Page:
Move Or Improve Magazine Design Tips & ContactsMove or Improve Magazine

Author: Paula Robinson

If visualising in 3D proves difficult, get a kit which helps you create a scale layout of your room to test different configurations and solutions. Try out www.modelrooms.com

Move or Improve Magazine

 The Sunday Telegraph: The Room Planner: Side ExtensionsHome and Living, Sunday Telegraph

Home & Living, 3rd Sept, 2006.

Author: Paula Robinson

Side extensions to terrace properties offer much needed additional floor space, but many look like after-thoughts instead of blending seamlessly with the whole. Living with them and making them work can be quite a challenge.

Most contemporary extensions are designed to maximize the sence of space and open-plan living. Concealed structural beams and camouflaged structural pillars make this possible, with no hint of the original layout.

If your extension is more of a carbuncle that an asset, consider your options carefully. First, call in a structural engineer to discuss the possibility of removing retaining walls and replacing them with structural supports. Be prepared for major upheaval and cost, but remember the result should be more than worth it.

If you decide to live with an exsisting structure, take a fresh look at the best use of the space. This may also involve changing the layout of the rest of your home. Choose a function for the extension that is well suited both to its shape and position, maybe a kitchen, library or office.

Try to disguise the thickness of the wall that divides the extension from the rest of the home. Depending on the use of each of the adjoining rooms, consider either a wall of bookshelves above and around the entrance to disguise theretaining wall, or a pair of reclaimed wrought-iron gates with two tall plants flanking the entrance to create the sence of walking into a garden room.

The extension itself often feels like a transition space: a wide corridor leading from the main house to the garden or patio outside. This can be disconcerting when you use the area for sitting and relaxing. Minimise the corridor effect by placingsome furniture perpendicular to the walls. This devides the space discreetly and creates different areas of activity. Arrange sofas and chairs in cosy, convivial configurations, never parallel to the extension's two long walls, or it will feel like a waiting room.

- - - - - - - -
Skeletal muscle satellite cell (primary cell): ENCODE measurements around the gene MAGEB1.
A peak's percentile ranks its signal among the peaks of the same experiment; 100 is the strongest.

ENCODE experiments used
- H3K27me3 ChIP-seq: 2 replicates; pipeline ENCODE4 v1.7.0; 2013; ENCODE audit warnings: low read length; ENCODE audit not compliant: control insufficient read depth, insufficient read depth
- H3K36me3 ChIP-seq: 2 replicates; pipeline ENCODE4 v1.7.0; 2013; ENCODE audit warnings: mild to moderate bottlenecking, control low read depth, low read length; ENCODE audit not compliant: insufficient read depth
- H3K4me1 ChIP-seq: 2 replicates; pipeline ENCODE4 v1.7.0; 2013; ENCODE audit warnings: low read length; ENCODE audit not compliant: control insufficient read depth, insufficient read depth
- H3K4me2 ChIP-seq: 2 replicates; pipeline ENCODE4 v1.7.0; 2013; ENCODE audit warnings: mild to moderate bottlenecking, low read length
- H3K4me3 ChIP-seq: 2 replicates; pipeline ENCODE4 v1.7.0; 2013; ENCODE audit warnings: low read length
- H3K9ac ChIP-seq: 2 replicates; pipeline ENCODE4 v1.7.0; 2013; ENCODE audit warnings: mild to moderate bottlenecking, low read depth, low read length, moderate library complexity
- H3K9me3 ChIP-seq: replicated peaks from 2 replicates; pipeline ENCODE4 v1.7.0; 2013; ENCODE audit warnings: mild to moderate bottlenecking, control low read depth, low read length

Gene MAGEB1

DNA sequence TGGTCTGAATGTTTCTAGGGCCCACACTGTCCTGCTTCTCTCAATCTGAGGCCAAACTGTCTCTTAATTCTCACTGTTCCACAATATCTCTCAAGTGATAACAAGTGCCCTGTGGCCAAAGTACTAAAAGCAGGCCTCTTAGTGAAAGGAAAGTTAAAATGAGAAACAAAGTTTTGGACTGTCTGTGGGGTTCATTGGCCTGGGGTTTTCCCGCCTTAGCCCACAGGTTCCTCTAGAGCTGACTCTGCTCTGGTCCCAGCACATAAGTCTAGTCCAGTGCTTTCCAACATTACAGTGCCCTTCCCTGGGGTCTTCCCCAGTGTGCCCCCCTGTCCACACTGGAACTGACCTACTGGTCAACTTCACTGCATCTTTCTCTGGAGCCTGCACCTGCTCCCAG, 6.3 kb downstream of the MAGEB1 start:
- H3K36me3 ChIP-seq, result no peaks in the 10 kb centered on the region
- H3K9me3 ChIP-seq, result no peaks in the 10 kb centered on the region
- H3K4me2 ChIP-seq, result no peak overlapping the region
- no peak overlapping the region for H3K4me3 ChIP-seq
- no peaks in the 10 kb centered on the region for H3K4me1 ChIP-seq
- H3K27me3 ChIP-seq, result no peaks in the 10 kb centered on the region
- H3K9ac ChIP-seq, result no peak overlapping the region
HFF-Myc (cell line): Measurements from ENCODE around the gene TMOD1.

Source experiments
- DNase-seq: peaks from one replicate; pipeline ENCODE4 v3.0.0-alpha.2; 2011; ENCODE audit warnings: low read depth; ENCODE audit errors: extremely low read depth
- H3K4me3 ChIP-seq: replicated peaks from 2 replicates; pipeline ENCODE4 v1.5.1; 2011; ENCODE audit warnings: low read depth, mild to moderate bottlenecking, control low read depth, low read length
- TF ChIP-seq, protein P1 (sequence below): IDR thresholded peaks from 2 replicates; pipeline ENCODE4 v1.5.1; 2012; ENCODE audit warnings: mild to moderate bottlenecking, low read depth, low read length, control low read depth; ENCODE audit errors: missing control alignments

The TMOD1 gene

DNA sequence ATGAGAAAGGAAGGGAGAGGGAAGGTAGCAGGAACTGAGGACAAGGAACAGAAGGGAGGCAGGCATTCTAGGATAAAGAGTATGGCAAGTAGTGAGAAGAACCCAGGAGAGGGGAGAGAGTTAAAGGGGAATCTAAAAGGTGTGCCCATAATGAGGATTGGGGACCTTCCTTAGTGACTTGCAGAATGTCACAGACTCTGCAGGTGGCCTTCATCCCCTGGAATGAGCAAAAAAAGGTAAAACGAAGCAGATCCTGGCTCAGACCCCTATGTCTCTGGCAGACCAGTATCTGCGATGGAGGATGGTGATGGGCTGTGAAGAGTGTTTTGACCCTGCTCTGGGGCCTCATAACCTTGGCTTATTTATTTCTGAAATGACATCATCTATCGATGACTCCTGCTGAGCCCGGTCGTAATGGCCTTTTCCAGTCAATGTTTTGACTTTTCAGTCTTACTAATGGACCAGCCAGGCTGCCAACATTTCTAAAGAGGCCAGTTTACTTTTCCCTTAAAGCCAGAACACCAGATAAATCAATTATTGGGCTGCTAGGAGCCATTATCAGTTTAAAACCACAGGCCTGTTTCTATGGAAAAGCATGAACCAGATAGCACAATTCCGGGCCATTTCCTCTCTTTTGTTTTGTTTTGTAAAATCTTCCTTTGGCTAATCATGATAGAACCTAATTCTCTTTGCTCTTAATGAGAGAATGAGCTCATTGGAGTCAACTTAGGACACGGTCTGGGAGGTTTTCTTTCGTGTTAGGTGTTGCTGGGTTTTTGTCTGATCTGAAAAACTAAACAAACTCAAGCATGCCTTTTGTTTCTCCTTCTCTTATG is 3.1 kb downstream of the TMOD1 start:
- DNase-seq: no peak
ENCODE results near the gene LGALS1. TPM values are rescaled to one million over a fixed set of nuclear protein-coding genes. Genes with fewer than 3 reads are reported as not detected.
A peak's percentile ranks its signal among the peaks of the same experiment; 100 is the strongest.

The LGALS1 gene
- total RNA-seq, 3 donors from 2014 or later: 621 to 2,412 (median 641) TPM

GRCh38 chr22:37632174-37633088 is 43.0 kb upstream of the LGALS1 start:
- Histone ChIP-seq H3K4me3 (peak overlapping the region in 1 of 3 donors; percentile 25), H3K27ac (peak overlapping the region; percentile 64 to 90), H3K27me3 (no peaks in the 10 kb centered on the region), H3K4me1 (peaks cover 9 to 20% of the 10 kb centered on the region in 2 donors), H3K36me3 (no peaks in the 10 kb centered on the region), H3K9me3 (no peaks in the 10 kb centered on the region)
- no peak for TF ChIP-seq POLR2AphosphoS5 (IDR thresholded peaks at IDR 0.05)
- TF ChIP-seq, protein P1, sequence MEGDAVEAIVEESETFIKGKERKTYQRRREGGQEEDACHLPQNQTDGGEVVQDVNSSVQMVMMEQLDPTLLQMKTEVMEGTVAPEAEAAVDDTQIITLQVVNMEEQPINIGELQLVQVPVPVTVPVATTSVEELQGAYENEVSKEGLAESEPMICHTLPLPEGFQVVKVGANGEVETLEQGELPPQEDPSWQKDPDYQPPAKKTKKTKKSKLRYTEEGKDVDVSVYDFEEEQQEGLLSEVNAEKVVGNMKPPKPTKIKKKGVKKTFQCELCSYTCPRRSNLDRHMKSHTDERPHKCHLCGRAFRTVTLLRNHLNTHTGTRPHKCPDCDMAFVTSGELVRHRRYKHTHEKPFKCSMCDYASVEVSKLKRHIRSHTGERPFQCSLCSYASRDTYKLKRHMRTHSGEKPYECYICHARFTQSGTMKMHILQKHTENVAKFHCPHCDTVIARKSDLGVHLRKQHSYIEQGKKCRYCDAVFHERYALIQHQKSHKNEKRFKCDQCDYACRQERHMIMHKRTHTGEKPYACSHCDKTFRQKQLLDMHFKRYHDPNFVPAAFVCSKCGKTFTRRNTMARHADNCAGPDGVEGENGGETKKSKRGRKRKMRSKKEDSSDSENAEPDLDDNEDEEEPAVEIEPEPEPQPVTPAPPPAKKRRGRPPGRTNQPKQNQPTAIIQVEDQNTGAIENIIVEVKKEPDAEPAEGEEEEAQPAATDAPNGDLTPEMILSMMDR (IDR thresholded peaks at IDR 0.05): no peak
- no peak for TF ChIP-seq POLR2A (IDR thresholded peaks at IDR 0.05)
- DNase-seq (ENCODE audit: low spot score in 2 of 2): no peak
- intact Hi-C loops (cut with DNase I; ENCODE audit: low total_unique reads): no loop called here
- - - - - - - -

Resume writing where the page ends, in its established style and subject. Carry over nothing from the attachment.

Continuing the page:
Optical illusions can make the extension appear wider than it actually is. Mirroring the main wall from floor to ceiling is always effective, especially as it increases the amount of natural light. Alternatively, line this wall with floor-to-ceiling narrow bookshelves and mirror the backs of each (or some) of the boxes. This creates an illusion of depth and the sence of an open space beyond the bookshelves. If you have a sizeable collection of interesting objects rather than books, this is an excellent solution.

If part of your extension includes a second floor, you may find this restricted space even harder to deal with. When it is not feasible to open up the space, consider using the area as a bathroom, dressing room, baby's room or a small gym.

Visualizing the many possibilities for transforming your extension can be difficult. Consider getting a planning kit that helps you create a scale layout of the space. You can test out different configurations and decide what works best.

Useful Contacts

Layout Kits Model Rooms; 0845 4565886 www.modelrooms.com

 

Homebuilding and Renovating Room Planning For DummiesHome Build and Renovate Magazine

If youre not computer literate enough to tackle a CAD package to design your house's room layouts, why not literally go back to the drawing board with this magnetic home planner kit?

Modelrooms is easy to use and hassle free, if not a little basic. each kit contains two A4-sized magnetic grid boards and set-to-scale pieces, including furniture, appliances, doors, walls, stairs and windows. At £49 it's cheaper than an interior designer. Tel: 0845 456 5886 www.modelrooms.com

Homebuild and Renovate Magazine

Selfbuild Magazine Boxing CleverSelfbuild: Extend and Renovate Magazine: Autumn 2006

Visualising how a room will lookor function is a tricky business; often the reality is very different to what you imagined. If you are about to plunge into the unknown at considerable expense, it might be an idea to hold fire until you have a look at how Modelrooms can help. They have just launched a kit that enables you to create an accurate room plan within minutes of opening the box, something which could normally take hours, even for a professional. Checking that all the furniture will fit and leave space for you, the best side to hang a door on - these are all really critical features to get it right.